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This article in SSSAJ

  1. Vol. 69 No. 4, p. 1036-1046
     
    Received: Apr 26, 2004
    Published: July, 2005


    * Corresponding author(s): jjwang@agcenter.lsu.edu
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doi:10.2136/sssaj2004.0148

Effect of Ammonium, Potassium, and Sodium Cations and Phosphate, Nitrate, and Chloride Anions on Zinc Sorption and Lability in Selected Acid and Calcareous Soils

  1. Jim Jian Wang * and
  2. Dustin L. Harrell
  1. Dep. of Agronomy and Environmental Management, 313 Sturgis Hall, Louisiana State Univ. Agricultural Center, Baton Rouge, LA. 70803

Abstract

Zinc availability and mobility in soils is controlled by its interaction with the soil matrix and amendments. Contradicting evidence has been reported for factors influencing Zn behavior in soils. This study was conducted to investigate the effect of common cations and anions on Zn sorption and lability characteristics. Zinc sorption isotherms were conducted on three acid and four calcareous soils in NH4 +, K+, and Na+ and H2PO4 , NO3 and Cl backgrounds. Lability of the sorbed Zn was evaluated by DTPA following sorption. Calcareous soils exhibited greater Zn sorption than did acid soils. Predicted Langmuir maxima for Zn sorption differed among the various ionic backgrounds. A majority of the total sorbed Zn (60–96%) was recoverable in the labile fraction. Both NH4 + and K+ equally decreased Zn sorption, as opposed to Na+ in acid and calcareous soils; however NH4 + yielded 4 to 12% more of sorbed Zn into the labile pool than did K+ in acid soils. Zinc sorption was enhanced by H2PO4 as opposed to Cl or NO3 in acid soils, but it was decreased in three out of four calcareous soils. The effect of H2PO4 on the lability of the sorbed Zn in acid soils was similar to that of Cl or NO3 , but in calcareous soils the phosphate held 10-25% more of the sorbed Zn in the nonlabile pool. It was concluded that even in calcareous soils, total Zn sorption could be impacted by phosphate–Fe oxide interactions. Furthermore, the effect of background ions on the lability of sorbed Zn varied between acid and calcareous soils. These results have important implications on Zn management in relation to other nutrients.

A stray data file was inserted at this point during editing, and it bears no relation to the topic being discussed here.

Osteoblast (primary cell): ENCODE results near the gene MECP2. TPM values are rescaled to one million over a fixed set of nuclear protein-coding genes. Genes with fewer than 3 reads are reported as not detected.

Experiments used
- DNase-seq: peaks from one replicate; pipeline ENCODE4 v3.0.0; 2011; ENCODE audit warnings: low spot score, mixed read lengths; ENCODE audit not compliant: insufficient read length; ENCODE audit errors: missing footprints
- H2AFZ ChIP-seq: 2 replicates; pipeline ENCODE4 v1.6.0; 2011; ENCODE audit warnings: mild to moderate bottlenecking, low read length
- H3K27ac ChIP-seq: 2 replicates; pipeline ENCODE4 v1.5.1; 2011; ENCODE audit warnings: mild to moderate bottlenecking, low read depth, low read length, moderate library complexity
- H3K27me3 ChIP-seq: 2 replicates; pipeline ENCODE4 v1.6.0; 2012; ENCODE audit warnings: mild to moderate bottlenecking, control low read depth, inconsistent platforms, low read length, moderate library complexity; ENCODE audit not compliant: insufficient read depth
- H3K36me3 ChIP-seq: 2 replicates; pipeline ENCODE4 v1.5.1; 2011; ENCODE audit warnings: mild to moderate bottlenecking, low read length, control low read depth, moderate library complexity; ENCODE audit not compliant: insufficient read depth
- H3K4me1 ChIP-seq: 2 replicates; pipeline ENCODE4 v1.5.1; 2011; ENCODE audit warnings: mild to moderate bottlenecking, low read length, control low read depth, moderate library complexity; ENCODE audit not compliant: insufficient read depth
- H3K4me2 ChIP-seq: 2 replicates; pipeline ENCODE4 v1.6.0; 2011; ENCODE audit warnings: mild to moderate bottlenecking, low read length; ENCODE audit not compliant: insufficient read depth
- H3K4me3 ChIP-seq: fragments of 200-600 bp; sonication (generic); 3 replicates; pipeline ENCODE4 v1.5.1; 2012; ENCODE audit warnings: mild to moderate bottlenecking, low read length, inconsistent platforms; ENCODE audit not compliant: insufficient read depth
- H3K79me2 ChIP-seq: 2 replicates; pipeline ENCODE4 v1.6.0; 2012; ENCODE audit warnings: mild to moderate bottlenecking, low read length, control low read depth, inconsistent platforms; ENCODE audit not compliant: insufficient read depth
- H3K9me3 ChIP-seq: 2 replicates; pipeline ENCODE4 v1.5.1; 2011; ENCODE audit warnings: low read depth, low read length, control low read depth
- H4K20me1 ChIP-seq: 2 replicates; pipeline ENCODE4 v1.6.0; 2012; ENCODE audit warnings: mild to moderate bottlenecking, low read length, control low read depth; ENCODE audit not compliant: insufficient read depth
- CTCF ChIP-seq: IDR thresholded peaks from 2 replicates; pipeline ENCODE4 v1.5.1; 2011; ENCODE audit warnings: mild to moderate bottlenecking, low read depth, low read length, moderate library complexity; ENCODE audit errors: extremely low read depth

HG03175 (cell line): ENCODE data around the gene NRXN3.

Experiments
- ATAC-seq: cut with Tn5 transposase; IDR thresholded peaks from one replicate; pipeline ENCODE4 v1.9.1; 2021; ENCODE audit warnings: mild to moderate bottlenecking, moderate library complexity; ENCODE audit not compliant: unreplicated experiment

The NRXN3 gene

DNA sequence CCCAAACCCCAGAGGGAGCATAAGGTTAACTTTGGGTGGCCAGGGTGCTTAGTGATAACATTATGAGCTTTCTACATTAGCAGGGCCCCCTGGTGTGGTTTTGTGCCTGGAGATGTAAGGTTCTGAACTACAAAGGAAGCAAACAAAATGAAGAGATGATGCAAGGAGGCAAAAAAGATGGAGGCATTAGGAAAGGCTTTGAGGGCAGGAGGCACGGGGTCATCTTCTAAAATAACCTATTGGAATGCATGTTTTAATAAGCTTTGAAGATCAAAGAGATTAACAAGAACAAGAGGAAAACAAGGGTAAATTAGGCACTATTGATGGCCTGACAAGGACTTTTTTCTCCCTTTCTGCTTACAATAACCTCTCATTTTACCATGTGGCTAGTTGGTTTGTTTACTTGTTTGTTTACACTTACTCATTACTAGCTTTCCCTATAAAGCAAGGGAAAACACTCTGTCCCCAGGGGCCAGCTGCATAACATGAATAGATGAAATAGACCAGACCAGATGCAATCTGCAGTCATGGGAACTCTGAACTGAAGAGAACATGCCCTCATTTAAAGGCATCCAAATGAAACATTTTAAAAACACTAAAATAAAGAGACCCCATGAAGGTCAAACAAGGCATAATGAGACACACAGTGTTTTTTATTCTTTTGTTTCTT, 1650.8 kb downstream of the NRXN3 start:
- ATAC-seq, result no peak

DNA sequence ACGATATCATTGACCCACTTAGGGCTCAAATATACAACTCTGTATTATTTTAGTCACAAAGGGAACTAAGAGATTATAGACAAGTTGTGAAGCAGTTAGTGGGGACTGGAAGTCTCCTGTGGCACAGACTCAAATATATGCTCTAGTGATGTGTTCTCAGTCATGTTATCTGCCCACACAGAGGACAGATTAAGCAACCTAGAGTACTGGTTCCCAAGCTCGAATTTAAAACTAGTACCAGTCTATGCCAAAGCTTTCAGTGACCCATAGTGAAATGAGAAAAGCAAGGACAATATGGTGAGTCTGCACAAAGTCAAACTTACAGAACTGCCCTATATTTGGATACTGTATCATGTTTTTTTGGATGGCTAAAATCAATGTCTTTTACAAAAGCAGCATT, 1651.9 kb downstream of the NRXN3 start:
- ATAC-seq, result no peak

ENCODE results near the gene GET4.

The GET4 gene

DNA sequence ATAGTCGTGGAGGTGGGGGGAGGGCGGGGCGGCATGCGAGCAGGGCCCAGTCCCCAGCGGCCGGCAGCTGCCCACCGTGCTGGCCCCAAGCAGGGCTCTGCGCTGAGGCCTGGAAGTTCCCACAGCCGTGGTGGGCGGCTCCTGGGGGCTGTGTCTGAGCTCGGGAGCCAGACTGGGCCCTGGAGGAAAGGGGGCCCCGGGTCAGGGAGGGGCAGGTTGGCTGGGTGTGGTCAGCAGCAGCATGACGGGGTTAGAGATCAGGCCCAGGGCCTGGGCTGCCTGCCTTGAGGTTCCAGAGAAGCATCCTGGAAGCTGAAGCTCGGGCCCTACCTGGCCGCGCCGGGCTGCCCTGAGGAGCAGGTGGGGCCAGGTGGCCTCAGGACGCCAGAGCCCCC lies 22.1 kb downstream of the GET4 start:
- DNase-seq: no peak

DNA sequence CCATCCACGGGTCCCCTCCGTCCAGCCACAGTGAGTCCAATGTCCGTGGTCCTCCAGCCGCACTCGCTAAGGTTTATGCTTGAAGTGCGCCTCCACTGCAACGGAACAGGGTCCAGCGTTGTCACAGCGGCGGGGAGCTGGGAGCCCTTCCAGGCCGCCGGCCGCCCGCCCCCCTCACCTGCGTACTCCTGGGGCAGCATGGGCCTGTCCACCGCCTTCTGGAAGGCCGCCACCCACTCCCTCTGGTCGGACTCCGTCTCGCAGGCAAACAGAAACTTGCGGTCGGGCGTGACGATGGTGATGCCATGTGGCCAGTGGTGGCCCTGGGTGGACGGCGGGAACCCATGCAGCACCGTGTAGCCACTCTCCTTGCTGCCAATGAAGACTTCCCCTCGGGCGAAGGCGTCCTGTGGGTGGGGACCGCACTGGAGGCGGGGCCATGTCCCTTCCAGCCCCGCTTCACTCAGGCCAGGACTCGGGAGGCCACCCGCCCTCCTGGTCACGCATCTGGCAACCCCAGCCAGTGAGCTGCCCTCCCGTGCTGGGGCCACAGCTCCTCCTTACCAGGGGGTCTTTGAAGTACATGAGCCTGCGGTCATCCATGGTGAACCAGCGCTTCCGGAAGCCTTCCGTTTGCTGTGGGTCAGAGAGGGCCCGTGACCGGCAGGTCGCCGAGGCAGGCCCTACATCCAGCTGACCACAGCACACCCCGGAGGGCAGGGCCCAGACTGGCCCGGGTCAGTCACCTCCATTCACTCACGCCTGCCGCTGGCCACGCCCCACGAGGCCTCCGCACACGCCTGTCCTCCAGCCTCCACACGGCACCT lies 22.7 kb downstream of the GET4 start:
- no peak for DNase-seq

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Copyright © 2005. Soil Science SocietySoil Science Society of America

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